The Governor signed into law today a bill that will lower the cap on how much revenue cities in Missouri can make from traffic tickets and fines. The measure lowers that limit from 30-percent statewide to 20-percent for most of the state, but to 12.5-percent in St. Louis County. The bill also puts a cap on fines combined with court costs for minor traffic offenses at $300, and bars cities from leveling additional charges on someone for missing a court date.
Bill sponsor Eric Schmitt says municipalities have been too focused on generating revenue to cover city budgets.
“What’s happened is a lot of municipalities and city managers have viewed the citizenry as nothing more than ATMs for bloated government,” said Schmitt. “Municipalities have had this mechanism of taxation by citation, they’ve been able to avoid the tough decisions that at state government we’ve had to deal with when we balance our budget, or people around their kitchen table.”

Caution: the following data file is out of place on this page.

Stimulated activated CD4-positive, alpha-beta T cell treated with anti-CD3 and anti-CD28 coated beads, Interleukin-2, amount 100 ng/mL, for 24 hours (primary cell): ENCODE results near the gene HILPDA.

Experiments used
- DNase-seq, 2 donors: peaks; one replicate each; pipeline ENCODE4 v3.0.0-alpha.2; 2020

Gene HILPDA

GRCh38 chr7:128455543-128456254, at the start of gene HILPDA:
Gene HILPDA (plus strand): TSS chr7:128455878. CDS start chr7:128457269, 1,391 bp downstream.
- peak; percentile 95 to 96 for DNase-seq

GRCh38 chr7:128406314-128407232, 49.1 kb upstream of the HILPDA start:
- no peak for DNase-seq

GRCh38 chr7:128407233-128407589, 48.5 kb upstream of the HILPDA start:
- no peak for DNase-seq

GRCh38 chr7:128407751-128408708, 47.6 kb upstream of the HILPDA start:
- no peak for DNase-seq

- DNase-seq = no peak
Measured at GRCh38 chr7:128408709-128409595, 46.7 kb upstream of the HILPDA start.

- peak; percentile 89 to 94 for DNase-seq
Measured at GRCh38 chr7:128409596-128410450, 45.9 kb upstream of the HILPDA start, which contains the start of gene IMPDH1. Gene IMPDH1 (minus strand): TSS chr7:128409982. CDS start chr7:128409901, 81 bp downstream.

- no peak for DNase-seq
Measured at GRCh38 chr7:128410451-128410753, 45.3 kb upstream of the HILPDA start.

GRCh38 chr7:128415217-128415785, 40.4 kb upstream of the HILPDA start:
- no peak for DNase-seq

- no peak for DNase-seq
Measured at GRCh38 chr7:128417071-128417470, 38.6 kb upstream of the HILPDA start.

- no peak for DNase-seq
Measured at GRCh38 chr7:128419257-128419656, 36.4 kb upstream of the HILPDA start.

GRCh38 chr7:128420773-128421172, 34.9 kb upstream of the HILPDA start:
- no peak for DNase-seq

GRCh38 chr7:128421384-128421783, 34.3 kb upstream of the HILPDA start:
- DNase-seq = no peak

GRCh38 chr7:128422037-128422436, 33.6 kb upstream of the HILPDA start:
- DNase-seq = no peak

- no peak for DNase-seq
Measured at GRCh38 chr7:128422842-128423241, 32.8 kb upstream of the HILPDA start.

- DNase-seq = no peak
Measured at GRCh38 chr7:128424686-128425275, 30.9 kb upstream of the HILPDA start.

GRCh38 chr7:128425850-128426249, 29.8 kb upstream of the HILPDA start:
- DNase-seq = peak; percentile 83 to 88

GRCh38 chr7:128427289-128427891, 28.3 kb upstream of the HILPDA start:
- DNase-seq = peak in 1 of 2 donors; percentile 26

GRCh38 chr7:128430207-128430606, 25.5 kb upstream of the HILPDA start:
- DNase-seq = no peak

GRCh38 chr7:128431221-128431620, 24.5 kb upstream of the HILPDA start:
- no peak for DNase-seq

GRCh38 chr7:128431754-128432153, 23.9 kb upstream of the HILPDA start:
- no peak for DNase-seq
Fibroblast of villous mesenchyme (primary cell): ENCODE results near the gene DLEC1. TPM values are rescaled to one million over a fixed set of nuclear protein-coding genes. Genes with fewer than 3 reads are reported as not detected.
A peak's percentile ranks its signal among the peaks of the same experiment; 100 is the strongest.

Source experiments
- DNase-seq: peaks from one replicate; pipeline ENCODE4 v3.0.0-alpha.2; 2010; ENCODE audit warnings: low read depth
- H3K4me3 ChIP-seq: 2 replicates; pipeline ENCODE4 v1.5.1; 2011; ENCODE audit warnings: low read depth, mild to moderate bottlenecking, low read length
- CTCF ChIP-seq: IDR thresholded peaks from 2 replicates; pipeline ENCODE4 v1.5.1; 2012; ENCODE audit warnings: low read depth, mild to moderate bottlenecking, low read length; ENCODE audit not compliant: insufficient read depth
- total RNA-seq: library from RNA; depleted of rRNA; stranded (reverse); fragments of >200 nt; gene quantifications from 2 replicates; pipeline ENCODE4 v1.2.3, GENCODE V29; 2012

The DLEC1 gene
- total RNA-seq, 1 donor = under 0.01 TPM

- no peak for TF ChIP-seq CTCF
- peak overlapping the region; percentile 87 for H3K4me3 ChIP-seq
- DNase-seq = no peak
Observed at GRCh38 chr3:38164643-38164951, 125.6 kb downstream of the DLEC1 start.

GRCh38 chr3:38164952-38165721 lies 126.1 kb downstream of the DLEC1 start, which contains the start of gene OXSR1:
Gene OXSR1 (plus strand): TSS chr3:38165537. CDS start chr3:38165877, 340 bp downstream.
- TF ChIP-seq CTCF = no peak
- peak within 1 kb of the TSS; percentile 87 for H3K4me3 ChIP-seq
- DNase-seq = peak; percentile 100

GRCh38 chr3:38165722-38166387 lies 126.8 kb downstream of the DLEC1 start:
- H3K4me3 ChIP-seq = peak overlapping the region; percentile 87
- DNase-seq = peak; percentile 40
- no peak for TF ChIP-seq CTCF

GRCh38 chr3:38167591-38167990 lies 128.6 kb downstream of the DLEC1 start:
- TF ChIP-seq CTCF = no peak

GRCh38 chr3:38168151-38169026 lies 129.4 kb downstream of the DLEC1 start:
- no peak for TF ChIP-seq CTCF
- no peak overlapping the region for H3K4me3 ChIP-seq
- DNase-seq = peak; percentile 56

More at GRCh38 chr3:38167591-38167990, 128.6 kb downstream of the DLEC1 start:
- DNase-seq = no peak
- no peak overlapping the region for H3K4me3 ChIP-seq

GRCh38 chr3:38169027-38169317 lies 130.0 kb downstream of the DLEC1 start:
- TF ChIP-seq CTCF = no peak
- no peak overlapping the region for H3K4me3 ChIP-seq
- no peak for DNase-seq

St. Louis County Representative Clem Smith doesn’t like that his county has one cap while the rest of the state has another. He says some cities won’t be able to survive.
“This bill is kind of putting the hands around their neck and choking them a little bit. They can breathe a little bit, but there’s still a firm grip around their neck and it’s not right because it’s only being applied to St. Louis County.”
Smith says the issue could end up in court.
“I think the unfair treatment of St. Louis County municipalities is probably grounds for some sort of lawsuit to be brought up.”
The bill takes effect August 28th.